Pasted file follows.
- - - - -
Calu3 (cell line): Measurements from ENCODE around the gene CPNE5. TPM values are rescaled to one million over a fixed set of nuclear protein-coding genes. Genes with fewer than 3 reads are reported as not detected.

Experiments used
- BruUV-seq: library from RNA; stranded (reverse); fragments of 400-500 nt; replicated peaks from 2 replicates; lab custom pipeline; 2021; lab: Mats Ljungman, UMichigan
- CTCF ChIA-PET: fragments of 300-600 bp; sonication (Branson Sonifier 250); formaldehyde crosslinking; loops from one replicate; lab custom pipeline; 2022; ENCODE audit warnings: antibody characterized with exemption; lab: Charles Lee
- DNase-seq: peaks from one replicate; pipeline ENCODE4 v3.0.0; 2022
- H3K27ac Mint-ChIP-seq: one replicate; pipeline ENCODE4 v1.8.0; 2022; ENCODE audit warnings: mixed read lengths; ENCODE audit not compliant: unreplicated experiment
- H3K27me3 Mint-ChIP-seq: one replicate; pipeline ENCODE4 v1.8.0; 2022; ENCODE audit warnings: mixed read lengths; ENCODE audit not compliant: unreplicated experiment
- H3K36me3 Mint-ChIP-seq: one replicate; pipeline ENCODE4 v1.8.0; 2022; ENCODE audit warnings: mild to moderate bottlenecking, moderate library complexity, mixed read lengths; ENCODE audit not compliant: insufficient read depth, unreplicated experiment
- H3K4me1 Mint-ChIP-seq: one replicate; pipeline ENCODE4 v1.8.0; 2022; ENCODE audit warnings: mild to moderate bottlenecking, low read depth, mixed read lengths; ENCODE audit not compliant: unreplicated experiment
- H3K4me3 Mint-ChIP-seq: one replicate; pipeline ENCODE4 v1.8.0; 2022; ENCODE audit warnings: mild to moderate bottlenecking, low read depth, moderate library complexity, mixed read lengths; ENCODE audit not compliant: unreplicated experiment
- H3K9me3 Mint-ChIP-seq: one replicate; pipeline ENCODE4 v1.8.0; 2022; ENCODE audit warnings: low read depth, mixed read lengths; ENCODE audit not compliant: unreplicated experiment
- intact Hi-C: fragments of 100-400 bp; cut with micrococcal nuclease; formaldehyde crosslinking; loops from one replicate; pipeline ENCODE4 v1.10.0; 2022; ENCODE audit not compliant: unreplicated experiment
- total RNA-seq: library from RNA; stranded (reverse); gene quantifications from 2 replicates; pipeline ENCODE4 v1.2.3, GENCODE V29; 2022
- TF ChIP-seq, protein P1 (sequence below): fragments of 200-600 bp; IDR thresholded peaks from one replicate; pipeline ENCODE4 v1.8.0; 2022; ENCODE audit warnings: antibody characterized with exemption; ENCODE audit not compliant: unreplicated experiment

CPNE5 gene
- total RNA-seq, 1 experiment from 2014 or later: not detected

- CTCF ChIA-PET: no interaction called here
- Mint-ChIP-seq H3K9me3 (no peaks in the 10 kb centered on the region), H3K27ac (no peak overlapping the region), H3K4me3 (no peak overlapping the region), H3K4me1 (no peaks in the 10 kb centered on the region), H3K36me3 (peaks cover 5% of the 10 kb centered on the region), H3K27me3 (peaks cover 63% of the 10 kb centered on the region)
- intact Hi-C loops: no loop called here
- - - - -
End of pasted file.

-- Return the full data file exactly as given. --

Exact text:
Calu3 (cell line): Measurements from ENCODE around the gene CPNE5. TPM values are rescaled to one million over a fixed set of nuclear protein-coding genes. Genes with fewer than 3 reads are reported as not detected.

Experiments used
- BruUV-seq: library from RNA; stranded (reverse); fragments of 400-500 nt; replicated peaks from 2 replicates; lab custom pipeline; 2021; lab: Mats Ljungman, UMichigan
- CTCF ChIA-PET: fragments of 300-600 bp; sonication (Branson Sonifier 250); formaldehyde crosslinking; loops from one replicate; lab custom pipeline; 2022; ENCODE audit warnings: antibody characterized with exemption; lab: Charles Lee
- DNase-seq: peaks from one replicate; pipeline ENCODE4 v3.0.0; 2022
- H3K27ac Mint-ChIP-seq: one replicate; pipeline ENCODE4 v1.8.0; 2022; ENCODE audit warnings: mixed read lengths; ENCODE audit not compliant: unreplicated experiment
- H3K27me3 Mint-ChIP-seq: one replicate; pipeline ENCODE4 v1.8.0; 2022; ENCODE audit warnings: mixed read lengths; ENCODE audit not compliant: unreplicated experiment
- H3K36me3 Mint-ChIP-seq: one replicate; pipeline ENCODE4 v1.8.0; 2022; ENCODE audit warnings: mild to moderate bottlenecking, moderate library complexity, mixed read lengths; ENCODE audit not compliant: insufficient read depth, unreplicated experiment
- H3K4me1 Mint-ChIP-seq: one replicate; pipeline ENCODE4 v1.8.0; 2022; ENCODE audit warnings: mild to moderate bottlenecking, low read depth, mixed read lengths; ENCODE audit not compliant: unreplicated experiment
- H3K4me3 Mint-ChIP-seq: one replicate; pipeline ENCODE4 v1.8.0; 2022; ENCODE audit warnings: mild to moderate bottlenecking, low read depth, moderate library complexity, mixed read lengths; ENCODE audit not compliant: unreplicated experiment
- H3K9me3 Mint-ChIP-seq: one replicate; pipeline ENCODE4 v1.8.0; 2022; ENCODE audit warnings: low read depth, mixed read lengths; ENCODE audit not compliant: unreplicated experiment
- intact Hi-C: fragments of 100-400 bp; cut with micrococcal nuclease; formaldehyde crosslinking; loops from one replicate; pipeline ENCODE4 v1.10.0; 2022; ENCODE audit not compliant: unreplicated experiment
- total RNA-seq: library from RNA; stranded (reverse); gene quantifications from 2 replicates; pipeline ENCODE4 v1.2.3, GENCODE V29; 2022
- TF ChIP-seq, protein P1 (sequence below): fragments of 200-600 bp; IDR thresholded peaks from one replicate; pipeline ENCODE4 v1.8.0; 2022; ENCODE audit warnings: antibody characterized with exemption; ENCODE audit not compliant: unreplicated experiment

CPNE5 gene
- total RNA-seq, 1 experiment from 2014 or later: not detected

- CTCF ChIA-PET: no interaction called here
- Mint-ChIP-seq H3K9me3 (no peaks in the 10 kb centered on the region), H3K27ac (no peak overlapping the region), H3K4me3 (no peak overlapping the region), H3K4me1 (no peaks in the 10 kb centered on the region), H3K36me3 (peaks cover 5% of the 10 kb centered on the region), H3K27me3 (peaks cover 63% of the 10 kb centered on the region)
- intact Hi-C loops: no loop called here